(Photo by Victor Tan / New Day Review)
ORLANDO, Fla. – Against the Temple Owls, the UCF Knights will face one of the worst teams in the American Athletic Conference, so far, this season. Three games into their conference schedule, the Owls (7-7, 0-3 in AAC) are the second-worst team in the American. Only the USF Bulls (7-9, 0-3 in AAC) rank behind Temple.
Despite their overall shortcomings, the Owls have a consistent squad of lengthy, athletic players ready to pose a threat to a Knights defense that ranks 10th in opposition field-goal percentage.
UCF trails Temple in the overall series 4-5, but the Knights have won the last two meetings. Before that, Temple won four in a row. On March 4, 2014, UCF lost 86-78 in overtime but exacted its revenge with a 94-90, double-overtime win eight days later.
Here’s what to expect when Temple visits CFE Arena for the fourth time in the series on Sunday at noon. The game will be broadcast on CBS Sports Network.
Temple Has Kept Same Starting Lineup All Season
On paper, it appears the Owls are relatively top-heavy. Through 14 games, Temple has maintained one starting lineup all season long. Of those five starters, four play at least 31 minutes per game; of those four, three combine for 55.5 percent of the team’s field-goal attempts per game.
As a starting unit, the five combine for a 47.6 percent field-goal percentage, including 38.1 percent from 3-point range, scoring a combined 55.9 points per game. The Owls’ starting five are also good at taking care of the ball, as no Owl exceeds 2.0 turnovers per game except sophomore Quinton Rose, who averages 2.9 turnovers per game.
“Well they had a great preseason, and they’re a very good team,” head coach Johnny Dawkins said before practice on Saturday. “Of course, they’re experienced. They’ve done a good job, and they’re a really team we’re really gonna have to be focused against.”
Owls’ Offense, Defense Carried by 3 Players
The Owls’ offense is carried by three of their starters: Rose, junior Levan Shawn Alston and senior Obi Enechionyia. Combined, they score 42 points per game on 43.3 percent shooting. Rose, the youngest of the trio, leads the team in minutes per game (34.7) and averages the most shot attempts per game (12.5), too. From deep, Alston and Enechionyia are the Owls’ go-to options, as each have attempted 74 and 70 3s, respectively; Rose has also attempted 58.
Defensively, Temple’s best players reside in Rose and Enechionyia. Rose leads the team in steals with 2.1 steals per game; that productivity is 0.6 steals per game more than the next-highest for the Owls. At 6-foot-8, 220 pounds, Enechionyia is Temple’s primary inside defender. He averages 1.7 blocks per game, 1.1 blocks per game more than the next-highest Owl.
“With any team that has three guys shooting that much of the shots, you definitely just gotta pay attention to those guys ’cause that’s the guys that’s doing a bulk of their scoring load,” forward A.J. Davis said before practice Saturday. “So, like I said, we’ll just try to take that away and contain ’em, and, you know, hopefully we can contain ’em enough to win the game at the end.”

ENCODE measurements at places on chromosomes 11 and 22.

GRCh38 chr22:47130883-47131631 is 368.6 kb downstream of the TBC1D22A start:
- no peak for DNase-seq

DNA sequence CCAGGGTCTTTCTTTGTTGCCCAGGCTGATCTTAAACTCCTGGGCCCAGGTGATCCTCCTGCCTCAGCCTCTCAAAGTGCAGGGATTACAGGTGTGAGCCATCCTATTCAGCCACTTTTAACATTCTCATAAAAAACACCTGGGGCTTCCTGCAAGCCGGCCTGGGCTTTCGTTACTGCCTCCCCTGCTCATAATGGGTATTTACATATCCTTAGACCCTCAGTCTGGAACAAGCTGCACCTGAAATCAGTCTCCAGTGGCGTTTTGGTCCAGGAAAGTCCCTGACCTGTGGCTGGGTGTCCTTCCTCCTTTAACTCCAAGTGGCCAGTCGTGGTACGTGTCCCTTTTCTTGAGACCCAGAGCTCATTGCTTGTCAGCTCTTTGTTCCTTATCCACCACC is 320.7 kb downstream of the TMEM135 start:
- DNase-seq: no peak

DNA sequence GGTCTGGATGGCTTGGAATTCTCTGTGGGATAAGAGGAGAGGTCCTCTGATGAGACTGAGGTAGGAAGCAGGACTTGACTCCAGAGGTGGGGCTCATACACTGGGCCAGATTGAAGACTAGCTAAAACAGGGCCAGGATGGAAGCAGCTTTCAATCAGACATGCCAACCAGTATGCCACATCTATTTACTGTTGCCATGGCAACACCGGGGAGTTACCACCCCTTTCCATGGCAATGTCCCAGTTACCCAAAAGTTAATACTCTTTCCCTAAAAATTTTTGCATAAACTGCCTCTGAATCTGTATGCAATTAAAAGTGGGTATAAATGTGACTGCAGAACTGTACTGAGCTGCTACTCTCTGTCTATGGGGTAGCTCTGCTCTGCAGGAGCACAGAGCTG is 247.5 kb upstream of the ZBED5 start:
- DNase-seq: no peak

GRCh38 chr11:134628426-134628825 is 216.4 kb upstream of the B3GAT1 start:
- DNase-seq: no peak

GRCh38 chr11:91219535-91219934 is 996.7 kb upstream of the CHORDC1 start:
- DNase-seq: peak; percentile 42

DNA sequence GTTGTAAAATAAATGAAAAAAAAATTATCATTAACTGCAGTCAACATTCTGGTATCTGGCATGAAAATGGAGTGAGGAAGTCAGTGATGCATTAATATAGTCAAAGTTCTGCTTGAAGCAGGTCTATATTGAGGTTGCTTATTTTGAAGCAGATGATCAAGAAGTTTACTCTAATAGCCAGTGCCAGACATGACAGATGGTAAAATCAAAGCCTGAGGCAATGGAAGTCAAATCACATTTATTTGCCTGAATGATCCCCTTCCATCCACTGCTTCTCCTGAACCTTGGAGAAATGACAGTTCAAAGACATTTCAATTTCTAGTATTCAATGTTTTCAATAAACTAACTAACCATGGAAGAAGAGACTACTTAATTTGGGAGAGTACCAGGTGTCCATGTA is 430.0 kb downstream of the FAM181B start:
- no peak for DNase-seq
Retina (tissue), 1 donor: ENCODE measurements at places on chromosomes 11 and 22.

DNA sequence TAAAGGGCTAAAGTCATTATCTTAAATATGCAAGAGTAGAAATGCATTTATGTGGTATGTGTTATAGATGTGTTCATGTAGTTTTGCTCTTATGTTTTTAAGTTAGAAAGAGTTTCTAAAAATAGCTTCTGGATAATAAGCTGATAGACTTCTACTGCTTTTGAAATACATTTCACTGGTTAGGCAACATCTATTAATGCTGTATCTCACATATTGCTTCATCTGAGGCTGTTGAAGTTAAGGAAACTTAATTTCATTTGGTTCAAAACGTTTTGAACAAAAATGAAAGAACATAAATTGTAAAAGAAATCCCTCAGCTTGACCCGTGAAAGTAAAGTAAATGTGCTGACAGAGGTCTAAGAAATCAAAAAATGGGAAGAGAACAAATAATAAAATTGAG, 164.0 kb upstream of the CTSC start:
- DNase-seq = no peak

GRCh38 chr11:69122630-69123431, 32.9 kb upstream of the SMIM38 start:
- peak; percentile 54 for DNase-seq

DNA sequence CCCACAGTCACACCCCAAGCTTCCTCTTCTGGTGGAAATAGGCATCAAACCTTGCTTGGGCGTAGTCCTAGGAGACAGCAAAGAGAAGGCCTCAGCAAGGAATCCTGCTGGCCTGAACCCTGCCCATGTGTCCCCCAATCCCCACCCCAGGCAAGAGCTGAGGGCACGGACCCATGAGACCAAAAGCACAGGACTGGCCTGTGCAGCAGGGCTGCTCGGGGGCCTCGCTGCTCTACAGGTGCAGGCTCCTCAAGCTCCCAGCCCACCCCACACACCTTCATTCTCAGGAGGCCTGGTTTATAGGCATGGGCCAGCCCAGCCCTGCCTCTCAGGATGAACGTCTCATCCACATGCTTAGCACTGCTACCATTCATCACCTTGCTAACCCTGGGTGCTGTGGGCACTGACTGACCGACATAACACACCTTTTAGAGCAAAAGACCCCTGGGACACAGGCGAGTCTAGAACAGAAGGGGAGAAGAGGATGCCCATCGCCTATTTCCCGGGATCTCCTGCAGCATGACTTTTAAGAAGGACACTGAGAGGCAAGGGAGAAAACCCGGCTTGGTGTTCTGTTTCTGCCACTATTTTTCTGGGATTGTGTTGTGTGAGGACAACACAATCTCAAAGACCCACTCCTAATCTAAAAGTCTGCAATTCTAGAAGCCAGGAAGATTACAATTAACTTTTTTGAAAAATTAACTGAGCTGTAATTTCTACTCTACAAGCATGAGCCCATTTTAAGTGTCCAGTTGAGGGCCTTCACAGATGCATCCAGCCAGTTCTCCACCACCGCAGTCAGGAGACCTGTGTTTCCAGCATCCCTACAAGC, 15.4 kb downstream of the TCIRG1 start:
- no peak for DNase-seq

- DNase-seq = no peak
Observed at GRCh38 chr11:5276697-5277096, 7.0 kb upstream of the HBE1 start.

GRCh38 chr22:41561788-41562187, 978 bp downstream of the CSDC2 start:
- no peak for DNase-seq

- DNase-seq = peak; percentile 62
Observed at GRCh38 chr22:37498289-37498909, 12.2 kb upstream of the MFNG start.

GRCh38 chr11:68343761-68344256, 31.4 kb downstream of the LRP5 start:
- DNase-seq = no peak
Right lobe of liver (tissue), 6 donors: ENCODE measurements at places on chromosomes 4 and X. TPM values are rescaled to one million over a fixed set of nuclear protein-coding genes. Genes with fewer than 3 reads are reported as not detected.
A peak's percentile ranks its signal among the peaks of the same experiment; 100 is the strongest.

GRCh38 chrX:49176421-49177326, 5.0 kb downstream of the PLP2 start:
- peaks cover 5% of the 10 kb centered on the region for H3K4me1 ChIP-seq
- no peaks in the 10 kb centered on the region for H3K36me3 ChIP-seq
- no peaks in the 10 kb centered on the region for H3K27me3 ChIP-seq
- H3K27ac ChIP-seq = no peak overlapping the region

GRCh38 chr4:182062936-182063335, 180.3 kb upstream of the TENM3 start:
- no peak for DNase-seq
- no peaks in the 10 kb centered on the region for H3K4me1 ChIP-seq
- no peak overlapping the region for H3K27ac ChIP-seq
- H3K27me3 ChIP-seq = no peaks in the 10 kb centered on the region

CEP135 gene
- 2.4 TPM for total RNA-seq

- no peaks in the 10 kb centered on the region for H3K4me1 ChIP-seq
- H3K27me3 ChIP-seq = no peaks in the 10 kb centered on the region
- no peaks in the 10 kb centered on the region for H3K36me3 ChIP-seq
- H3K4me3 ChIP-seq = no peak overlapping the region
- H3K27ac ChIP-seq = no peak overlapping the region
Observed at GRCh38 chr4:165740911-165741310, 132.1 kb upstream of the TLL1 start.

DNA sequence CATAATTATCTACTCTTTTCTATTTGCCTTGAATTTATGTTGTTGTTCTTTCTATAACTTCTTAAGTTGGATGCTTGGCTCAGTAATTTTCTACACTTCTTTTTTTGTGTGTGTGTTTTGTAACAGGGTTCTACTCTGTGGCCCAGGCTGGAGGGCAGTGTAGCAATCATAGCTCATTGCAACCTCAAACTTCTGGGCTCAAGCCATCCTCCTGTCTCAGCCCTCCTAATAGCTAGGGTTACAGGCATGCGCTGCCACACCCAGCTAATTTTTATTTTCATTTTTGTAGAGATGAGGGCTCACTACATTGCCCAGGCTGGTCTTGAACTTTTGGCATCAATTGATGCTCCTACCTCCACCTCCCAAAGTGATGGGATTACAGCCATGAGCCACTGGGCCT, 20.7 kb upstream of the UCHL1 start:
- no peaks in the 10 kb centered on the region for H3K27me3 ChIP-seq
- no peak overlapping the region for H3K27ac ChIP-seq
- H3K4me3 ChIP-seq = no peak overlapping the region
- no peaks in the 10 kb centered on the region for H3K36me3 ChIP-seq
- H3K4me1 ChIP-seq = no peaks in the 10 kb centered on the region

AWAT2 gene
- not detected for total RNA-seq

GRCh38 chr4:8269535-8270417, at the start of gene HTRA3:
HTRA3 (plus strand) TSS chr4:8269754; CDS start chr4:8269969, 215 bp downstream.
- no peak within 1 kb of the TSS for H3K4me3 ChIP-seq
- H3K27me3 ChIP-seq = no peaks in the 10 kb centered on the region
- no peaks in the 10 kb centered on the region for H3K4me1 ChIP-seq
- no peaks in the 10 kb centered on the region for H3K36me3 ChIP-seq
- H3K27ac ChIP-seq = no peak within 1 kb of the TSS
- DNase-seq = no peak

Quinton Rose Presents A.J. Davis-like Challenge
Rose and Davis share many similar qualities. In addition to their similar builds—Davis is listed at 6-foot-9, 215 pounds, and Rose is listed at 6-foot-8, 185 pounds—both players are do-it-all types.
Davis has started all 15 games for the Knights, scoring the second-most points per game of active UCF players (11.6). He also leads the team in rebounds per game (9.6) and is second of active players in assists per game (2.6).
Rose has also started all of the Owls’ games this season, leading the team in scoring with 15.4 points per game. He’s second in assists per game (3.0) and second in rebounds per game (5.4).
Both Davis and Rose lead their team in minutes per game, averaging 33.2 and 34.7 minutes per game, respectively.
“[Rose] is a great player,” Davis said. “Especially for such a young guy; he’s only a sophomore. And for him to grow so much from his freshman and sophomore year, you know, I look at him as the best player on their team just because he does so many different things. You know, he can shoot the ball, he can dribble, he’s super athletic, he’s great on defense, he rebounds–he does a lot of things on the court.
“With me doing the same kind of stuff, hopefully I can take away some of that stuff that he does, and, you know, I think it’ll be a great matchup.”
Said Dawkins on the potential Rose-Davis matchup: “They have a lot of similarities because of their versatility and their length. A.J.’s been great for us. He’s guarded everyone from 1 through the 5, and we’ll continue to try to utilize his skill set in that way.”
For more on the Knights, as they prepare for a one-game road trip against the UConn Huskies, follow Victor Tan on Twitter at @NDR_VictorTan.